The "New” Gated Housing Communities in China: Implications for Urban Identity


  • Alexandra Staub Pennsylvania State University
  • Qingyang Yu Pennsylvania State University



China, Housing, Gated Communities, Urban Design, Open Space


Housing typologies in China have changed dramatically over the past hundred years. Economic liberalization is accelerating these changes, shifting the understanding of housing in ways that cannot be explained through Western housing theory. Most of China is moving towards housing in "sealed residential quarters” (gated communities), yet these communities have a role and significance very different from those in the West. Historical analysis of housing types in China brings out the ingrained role of enclosing walls in housing, a cultural value that is centuries old yet being given new meaning through the introduction of Western-style, developer-driven housing estates. This is contrasted by a Western understanding of urban systems as consisting of interlocking spaces and flows, where social interchanges may be initiated or sustained. To explore this interplay, we examine two communities in the industrial city of Shenyang, analyzing the role that their outdoor spaces play for the residents and their urban context. We find that the population readily accepts China's new, gated communities, even as they call into question the city beyond. This paper discusses several implications, both at the micro and the macro level.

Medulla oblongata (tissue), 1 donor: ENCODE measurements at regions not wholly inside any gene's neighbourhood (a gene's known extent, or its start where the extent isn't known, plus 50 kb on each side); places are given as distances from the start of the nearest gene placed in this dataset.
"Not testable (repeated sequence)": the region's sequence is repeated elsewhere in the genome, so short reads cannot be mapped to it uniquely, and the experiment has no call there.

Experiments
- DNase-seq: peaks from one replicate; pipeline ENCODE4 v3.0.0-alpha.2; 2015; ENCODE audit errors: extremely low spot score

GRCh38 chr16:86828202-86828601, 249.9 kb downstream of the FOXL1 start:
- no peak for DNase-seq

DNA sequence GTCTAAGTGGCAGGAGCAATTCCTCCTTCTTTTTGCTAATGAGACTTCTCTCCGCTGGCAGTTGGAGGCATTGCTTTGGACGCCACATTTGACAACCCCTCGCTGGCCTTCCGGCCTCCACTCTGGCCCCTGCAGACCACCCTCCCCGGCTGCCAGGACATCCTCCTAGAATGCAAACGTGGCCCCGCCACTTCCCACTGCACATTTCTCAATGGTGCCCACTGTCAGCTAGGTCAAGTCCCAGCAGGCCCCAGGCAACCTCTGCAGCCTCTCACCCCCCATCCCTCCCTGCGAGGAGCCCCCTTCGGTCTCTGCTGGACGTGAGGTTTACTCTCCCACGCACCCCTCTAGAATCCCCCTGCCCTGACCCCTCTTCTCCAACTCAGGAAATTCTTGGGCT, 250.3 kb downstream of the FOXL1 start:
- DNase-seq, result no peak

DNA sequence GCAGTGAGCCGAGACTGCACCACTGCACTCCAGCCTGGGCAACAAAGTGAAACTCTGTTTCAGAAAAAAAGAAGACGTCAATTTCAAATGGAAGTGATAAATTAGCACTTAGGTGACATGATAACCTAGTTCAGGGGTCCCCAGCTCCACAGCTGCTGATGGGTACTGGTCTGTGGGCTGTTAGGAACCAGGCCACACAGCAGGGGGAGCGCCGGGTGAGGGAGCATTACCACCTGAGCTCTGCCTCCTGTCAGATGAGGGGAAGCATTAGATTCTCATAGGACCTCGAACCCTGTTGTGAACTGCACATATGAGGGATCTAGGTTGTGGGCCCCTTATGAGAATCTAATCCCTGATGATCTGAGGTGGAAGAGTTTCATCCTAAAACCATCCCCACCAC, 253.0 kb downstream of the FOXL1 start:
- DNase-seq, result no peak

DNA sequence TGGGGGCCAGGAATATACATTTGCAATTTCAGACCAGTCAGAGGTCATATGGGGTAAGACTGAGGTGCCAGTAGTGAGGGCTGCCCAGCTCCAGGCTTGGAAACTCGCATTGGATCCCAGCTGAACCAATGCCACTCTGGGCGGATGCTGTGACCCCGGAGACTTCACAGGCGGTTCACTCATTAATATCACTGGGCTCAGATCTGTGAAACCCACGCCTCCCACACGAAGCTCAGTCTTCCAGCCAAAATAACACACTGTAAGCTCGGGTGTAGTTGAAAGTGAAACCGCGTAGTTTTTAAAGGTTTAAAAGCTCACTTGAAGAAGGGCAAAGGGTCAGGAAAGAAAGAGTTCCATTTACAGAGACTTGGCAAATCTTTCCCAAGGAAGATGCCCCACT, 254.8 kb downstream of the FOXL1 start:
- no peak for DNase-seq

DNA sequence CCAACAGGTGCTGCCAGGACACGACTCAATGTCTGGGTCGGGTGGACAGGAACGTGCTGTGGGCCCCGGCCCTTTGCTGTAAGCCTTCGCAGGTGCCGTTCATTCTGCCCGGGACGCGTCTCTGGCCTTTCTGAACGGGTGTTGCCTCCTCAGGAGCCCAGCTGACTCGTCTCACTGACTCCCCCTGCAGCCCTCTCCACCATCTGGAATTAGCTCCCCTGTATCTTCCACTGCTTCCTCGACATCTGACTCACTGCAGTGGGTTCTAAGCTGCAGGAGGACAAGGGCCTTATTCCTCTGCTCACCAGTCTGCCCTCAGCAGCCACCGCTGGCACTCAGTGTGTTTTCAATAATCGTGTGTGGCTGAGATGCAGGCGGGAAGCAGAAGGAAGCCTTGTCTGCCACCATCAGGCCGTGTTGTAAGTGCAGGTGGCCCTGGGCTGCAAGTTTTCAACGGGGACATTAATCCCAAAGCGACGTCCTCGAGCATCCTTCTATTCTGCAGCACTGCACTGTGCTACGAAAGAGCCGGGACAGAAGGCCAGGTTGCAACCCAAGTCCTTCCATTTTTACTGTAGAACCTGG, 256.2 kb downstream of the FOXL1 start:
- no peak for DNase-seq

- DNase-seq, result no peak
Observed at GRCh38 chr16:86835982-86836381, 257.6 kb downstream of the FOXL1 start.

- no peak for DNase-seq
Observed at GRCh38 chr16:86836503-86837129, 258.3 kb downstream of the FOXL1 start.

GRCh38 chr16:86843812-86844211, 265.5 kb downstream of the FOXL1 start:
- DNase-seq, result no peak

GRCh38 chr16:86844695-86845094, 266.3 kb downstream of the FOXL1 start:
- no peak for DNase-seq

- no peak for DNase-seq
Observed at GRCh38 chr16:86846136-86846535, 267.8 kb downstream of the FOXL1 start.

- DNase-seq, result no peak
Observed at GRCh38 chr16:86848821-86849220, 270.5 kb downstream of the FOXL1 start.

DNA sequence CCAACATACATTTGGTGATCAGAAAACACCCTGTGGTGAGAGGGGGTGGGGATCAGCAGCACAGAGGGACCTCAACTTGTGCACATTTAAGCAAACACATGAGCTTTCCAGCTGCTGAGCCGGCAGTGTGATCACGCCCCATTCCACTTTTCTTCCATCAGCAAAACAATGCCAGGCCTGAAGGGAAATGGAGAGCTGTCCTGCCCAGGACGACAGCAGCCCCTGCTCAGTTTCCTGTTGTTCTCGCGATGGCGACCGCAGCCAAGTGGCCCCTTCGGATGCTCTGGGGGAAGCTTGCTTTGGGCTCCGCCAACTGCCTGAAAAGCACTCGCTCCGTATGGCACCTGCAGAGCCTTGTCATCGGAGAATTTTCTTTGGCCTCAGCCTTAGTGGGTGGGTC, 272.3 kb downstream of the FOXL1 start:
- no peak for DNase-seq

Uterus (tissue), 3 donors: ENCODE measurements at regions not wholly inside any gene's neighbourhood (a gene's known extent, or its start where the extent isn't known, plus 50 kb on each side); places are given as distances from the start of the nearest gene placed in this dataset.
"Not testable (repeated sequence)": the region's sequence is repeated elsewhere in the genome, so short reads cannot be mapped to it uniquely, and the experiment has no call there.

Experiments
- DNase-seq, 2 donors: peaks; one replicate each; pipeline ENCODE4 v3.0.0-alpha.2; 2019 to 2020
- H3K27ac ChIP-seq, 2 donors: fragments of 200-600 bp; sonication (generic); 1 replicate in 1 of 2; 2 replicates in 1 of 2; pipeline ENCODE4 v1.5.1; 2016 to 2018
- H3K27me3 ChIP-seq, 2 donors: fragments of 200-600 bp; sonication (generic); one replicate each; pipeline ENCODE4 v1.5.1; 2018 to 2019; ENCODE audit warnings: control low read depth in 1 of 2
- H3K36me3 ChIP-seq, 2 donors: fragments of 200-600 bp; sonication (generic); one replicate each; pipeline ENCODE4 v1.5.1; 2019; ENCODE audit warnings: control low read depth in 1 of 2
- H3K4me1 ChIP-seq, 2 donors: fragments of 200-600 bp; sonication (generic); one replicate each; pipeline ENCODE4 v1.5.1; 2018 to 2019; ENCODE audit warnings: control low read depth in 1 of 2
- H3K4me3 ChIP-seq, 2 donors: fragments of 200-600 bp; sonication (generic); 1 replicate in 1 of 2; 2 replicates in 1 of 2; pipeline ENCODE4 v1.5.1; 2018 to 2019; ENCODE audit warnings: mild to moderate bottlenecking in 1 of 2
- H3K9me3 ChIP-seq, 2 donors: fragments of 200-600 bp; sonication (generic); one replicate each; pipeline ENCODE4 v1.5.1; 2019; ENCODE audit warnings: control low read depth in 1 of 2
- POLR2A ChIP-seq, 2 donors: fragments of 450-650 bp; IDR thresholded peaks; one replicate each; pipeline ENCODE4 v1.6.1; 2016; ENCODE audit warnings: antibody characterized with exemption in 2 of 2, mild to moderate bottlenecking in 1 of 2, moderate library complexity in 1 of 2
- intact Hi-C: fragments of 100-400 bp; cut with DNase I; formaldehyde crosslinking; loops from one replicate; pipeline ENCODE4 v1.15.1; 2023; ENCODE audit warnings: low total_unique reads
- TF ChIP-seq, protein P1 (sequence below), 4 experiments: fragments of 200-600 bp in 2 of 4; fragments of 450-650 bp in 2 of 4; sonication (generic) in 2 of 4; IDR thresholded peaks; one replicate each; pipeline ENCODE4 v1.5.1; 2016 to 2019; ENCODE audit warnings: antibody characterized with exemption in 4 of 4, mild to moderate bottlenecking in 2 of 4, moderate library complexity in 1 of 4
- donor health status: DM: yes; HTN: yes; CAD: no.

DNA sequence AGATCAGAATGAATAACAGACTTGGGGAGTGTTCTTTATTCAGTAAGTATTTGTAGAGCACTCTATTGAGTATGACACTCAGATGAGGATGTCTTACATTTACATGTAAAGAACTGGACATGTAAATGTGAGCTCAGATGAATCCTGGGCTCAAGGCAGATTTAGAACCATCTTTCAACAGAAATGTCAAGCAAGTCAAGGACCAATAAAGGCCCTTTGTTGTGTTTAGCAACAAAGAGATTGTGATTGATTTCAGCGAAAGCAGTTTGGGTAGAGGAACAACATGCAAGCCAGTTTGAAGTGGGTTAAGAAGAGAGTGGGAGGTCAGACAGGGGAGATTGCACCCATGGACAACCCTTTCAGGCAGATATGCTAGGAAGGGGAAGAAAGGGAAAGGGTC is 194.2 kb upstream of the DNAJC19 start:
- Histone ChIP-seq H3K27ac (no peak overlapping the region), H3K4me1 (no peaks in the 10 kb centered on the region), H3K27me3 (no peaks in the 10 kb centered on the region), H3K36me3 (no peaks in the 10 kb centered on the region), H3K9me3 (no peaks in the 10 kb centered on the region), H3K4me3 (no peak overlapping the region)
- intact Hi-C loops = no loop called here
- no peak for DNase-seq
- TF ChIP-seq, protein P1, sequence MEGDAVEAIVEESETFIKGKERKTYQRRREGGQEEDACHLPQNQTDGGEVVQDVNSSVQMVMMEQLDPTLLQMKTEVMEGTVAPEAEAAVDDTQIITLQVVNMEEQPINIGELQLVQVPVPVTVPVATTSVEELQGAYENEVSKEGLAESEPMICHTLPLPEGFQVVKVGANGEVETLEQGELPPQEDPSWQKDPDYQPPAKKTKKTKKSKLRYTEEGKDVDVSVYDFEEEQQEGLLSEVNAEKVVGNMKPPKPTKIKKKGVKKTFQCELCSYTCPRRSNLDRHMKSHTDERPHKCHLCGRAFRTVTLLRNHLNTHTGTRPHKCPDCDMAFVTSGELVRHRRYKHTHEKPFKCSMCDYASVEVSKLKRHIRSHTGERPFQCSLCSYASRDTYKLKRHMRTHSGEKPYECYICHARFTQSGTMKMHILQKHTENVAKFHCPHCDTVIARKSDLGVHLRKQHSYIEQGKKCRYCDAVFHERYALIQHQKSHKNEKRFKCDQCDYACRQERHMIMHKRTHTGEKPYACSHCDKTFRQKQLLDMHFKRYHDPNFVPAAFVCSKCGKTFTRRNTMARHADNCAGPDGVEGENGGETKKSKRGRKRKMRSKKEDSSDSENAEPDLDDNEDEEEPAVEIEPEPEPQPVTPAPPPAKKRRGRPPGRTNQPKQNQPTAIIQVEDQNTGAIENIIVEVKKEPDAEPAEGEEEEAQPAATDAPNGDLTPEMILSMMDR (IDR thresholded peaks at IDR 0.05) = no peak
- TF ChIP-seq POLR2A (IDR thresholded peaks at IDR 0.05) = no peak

How to Cite

Staub, A., & Yu, Q. (2014). The "New” Gated Housing Communities in China: Implications for Urban Identity. ARCC Conference Repository.